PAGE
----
How is properly closed secondary prompt (...)?

I have found out that I can open a secondary prompt with opening brackets ({, (, [) and I am receiving a secondary prompt after hitting ENTER until I provide closing brackets. But how does the system recognize, when to close a secondary prompt, if opened via keyword+: (keywords like def, class, if, with, try)?

This has nothing to do with the Python programming language. It is a feature provided by the program that you use to edit the Python code, and in order to help you with that, we need to know which program that is.

Oh, wait. Are you talking about the dots here?

>>> ('example',
... 'another string',
... )
('example', 'another string')

This is happening at the interpreter prompt (REPL), yes. And yes, Python knows that the brackets need to be balanced in order to complete the expression.

This is a special case, because the REPL is not a place that you can type out an entire script - it requires one statement at a time.

In the Python grammar, a statement goes all the way to the end of the outermost “block” created with the keywords you describe. You cannot type another statement afterward by indenting all the way back:

>>> if True:
...     pass
... x=3
  File "<stdin>", line 3
SyntaxError: invalid syntax

Instead, the REPL has a special rule - it will end a multi-line input like this when you add a blank line:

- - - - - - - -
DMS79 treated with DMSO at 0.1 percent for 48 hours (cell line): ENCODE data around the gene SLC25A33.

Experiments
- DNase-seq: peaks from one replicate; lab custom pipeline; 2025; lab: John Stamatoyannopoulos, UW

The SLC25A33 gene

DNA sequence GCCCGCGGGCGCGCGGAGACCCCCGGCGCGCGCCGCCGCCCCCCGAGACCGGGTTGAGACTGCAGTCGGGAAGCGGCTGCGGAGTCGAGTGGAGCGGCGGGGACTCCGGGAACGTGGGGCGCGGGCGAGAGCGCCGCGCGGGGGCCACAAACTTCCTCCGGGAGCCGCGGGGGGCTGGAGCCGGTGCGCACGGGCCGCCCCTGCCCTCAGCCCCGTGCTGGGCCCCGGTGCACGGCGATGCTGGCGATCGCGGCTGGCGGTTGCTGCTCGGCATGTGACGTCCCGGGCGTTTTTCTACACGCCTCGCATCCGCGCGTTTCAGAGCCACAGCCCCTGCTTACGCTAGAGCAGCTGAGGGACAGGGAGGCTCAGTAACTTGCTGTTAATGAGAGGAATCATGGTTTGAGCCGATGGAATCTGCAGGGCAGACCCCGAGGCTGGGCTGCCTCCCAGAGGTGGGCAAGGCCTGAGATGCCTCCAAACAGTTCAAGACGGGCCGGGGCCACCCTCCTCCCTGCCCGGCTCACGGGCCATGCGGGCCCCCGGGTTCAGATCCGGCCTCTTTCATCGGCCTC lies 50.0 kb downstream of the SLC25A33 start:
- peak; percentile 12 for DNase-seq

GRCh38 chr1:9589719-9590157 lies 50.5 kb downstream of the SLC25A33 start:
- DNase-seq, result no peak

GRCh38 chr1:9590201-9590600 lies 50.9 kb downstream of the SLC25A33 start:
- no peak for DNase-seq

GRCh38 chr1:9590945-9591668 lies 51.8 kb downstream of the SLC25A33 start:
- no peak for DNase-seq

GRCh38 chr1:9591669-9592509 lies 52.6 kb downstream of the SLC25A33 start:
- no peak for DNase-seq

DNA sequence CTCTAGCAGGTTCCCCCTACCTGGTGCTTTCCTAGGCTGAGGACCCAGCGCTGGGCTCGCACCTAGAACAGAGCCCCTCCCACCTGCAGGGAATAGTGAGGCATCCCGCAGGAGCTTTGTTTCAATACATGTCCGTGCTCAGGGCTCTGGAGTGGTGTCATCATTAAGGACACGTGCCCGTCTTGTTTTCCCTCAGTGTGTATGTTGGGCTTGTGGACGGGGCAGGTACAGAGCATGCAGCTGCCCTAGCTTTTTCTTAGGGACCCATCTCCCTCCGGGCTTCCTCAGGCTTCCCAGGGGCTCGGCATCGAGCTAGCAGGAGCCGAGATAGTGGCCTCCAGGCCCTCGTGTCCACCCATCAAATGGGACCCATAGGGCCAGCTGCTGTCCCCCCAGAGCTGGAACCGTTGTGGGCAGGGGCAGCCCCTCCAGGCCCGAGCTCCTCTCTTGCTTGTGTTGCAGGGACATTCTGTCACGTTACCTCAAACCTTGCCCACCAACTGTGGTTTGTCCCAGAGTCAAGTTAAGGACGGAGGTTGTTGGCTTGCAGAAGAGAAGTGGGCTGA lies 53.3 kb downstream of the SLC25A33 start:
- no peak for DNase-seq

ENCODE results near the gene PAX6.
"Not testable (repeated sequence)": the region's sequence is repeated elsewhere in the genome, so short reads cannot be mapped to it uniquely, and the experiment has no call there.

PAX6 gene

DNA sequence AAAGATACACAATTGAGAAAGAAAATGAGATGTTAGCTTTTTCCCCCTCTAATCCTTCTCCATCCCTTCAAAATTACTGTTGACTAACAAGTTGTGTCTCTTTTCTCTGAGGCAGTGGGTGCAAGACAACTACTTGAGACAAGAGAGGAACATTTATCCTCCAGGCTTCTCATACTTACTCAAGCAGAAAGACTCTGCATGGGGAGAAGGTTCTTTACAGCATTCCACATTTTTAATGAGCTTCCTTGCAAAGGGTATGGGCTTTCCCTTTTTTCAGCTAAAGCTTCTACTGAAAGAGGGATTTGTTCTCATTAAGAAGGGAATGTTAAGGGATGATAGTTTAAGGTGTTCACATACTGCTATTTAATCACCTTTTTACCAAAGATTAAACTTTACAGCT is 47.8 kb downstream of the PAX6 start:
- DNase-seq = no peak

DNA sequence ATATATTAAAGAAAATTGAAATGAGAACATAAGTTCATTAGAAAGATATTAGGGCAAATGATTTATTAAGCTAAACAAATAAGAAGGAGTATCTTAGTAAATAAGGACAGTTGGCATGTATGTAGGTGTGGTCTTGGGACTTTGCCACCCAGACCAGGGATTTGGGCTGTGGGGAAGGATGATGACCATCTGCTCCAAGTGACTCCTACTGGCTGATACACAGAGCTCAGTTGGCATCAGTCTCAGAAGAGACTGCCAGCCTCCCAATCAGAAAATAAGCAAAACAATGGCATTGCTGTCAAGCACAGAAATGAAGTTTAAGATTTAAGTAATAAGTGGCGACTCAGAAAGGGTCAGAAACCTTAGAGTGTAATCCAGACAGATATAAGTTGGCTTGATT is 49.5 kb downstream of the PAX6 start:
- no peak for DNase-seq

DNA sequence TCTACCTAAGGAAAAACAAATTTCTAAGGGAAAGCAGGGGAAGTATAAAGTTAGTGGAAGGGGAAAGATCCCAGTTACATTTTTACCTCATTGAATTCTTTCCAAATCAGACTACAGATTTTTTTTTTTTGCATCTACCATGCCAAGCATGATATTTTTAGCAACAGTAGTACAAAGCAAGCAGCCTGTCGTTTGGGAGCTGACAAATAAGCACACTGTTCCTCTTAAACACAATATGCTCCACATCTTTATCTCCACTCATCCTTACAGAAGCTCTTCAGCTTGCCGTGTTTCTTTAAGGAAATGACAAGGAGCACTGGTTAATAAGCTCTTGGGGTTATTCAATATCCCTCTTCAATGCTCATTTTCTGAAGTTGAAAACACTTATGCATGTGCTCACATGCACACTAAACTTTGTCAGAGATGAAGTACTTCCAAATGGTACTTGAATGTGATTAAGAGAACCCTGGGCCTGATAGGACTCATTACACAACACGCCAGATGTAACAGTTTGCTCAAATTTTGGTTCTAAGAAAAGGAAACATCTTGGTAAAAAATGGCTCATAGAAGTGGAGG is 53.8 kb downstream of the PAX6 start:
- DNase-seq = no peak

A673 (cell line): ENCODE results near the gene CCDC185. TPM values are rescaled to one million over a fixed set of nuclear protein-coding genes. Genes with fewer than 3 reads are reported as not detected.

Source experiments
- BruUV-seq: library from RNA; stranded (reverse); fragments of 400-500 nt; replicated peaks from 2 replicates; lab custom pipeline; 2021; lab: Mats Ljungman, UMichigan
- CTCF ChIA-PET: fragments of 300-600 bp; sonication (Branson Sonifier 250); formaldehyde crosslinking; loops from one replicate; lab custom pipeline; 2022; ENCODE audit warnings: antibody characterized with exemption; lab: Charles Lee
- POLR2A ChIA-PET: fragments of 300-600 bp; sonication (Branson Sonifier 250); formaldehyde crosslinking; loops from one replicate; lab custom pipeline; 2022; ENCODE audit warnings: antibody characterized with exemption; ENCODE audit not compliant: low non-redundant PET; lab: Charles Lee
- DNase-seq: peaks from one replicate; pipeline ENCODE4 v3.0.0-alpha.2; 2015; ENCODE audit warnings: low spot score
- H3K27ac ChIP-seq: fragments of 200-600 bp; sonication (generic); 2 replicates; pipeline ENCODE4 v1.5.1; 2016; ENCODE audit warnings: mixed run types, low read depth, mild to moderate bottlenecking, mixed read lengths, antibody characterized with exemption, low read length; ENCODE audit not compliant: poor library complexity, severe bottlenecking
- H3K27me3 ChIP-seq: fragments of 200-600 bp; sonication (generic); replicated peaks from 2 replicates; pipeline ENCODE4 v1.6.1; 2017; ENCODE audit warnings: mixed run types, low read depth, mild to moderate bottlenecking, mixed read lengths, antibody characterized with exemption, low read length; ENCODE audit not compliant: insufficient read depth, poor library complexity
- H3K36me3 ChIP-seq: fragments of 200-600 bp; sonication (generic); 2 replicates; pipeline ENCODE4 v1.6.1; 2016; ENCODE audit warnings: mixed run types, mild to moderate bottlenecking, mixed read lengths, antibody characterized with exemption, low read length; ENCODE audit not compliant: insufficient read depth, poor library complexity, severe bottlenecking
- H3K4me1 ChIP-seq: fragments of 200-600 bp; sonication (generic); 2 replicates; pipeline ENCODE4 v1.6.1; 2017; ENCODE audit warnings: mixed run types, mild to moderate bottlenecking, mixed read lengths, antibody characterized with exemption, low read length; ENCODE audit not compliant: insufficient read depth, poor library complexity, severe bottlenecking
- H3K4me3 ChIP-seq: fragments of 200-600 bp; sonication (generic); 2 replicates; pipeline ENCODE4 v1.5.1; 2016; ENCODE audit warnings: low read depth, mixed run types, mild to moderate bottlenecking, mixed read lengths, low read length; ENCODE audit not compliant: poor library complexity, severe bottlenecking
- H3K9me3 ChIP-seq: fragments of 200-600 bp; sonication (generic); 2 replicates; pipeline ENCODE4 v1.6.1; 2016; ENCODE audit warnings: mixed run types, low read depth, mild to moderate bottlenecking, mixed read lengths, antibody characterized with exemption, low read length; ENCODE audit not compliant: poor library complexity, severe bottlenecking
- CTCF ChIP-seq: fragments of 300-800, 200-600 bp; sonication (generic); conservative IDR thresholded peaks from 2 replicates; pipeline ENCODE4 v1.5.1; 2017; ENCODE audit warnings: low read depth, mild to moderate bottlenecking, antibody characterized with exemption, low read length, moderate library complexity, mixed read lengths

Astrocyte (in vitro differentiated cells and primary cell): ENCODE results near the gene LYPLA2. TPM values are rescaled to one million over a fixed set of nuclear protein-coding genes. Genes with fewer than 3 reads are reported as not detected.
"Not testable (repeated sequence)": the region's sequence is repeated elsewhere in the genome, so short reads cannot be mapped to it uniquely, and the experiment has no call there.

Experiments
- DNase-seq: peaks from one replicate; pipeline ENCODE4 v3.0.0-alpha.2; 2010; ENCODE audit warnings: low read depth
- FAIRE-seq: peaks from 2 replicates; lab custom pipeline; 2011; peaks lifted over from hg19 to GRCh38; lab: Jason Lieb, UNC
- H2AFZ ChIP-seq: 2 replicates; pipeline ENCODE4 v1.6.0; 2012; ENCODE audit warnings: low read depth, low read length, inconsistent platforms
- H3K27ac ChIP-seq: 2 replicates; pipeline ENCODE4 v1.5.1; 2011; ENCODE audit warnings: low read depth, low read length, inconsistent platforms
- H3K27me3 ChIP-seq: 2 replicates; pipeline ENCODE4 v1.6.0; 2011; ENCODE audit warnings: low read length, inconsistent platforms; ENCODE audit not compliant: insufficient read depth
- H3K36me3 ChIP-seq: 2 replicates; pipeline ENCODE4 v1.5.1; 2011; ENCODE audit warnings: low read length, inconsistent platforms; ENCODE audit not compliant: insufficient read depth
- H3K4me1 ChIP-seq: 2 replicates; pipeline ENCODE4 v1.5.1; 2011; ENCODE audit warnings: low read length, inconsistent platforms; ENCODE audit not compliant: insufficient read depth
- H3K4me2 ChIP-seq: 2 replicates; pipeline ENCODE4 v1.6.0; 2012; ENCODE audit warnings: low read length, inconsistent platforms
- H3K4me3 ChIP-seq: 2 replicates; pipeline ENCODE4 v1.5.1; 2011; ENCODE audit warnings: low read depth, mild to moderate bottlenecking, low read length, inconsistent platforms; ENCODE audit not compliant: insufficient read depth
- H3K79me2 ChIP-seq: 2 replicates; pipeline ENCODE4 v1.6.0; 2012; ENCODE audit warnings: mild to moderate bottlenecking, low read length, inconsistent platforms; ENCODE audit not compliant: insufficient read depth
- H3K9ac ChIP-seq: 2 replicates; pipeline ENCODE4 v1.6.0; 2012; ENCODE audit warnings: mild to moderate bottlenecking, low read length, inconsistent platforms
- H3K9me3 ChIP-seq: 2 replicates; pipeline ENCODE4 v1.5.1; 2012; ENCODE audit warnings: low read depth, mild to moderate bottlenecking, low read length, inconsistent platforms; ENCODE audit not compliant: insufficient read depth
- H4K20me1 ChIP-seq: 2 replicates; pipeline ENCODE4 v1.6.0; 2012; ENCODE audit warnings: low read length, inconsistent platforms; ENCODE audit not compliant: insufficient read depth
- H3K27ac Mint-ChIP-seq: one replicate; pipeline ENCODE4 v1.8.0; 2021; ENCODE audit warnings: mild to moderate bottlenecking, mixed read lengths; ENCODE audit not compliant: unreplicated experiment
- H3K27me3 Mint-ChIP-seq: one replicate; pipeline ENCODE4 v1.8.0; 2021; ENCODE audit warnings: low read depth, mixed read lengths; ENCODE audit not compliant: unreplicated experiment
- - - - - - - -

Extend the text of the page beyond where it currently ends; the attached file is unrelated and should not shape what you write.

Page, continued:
>>> if True:
...     pass

This means that you cannot reliably copy and paste long code examples into the terminal. For indented blocks, there needs to be a blank line after the outermost block first; and inside the blocks there must not be any blank lines. These restrictions are special for the interpreter prompt and will not apply to a script.

Please also keep in mind that the interpreter will evaluate each statement as it’s pasted in, so many scripts will still not work that way. For example, you cannot paste in a script that tries to input() some data and then work with that data, because it will take the next line of the code as the input.

I am using a command line, I have installed python3 on my Ubuntu via sudo apt install python3.11. But I was also using Rstudio with the Reticulate library. The way Reticulate puts in ... differs from the behavior in the command line, which baffled me.

I see. But at the same time, the block of code has to follow certain grammar rules. If I add in command line:

if True:

So the first line if True: the second line is space for indent and space for blank character and then in the third line, just a line, it ends up with an error (IndentationError: expected an indented block after 'if' statement on line 1).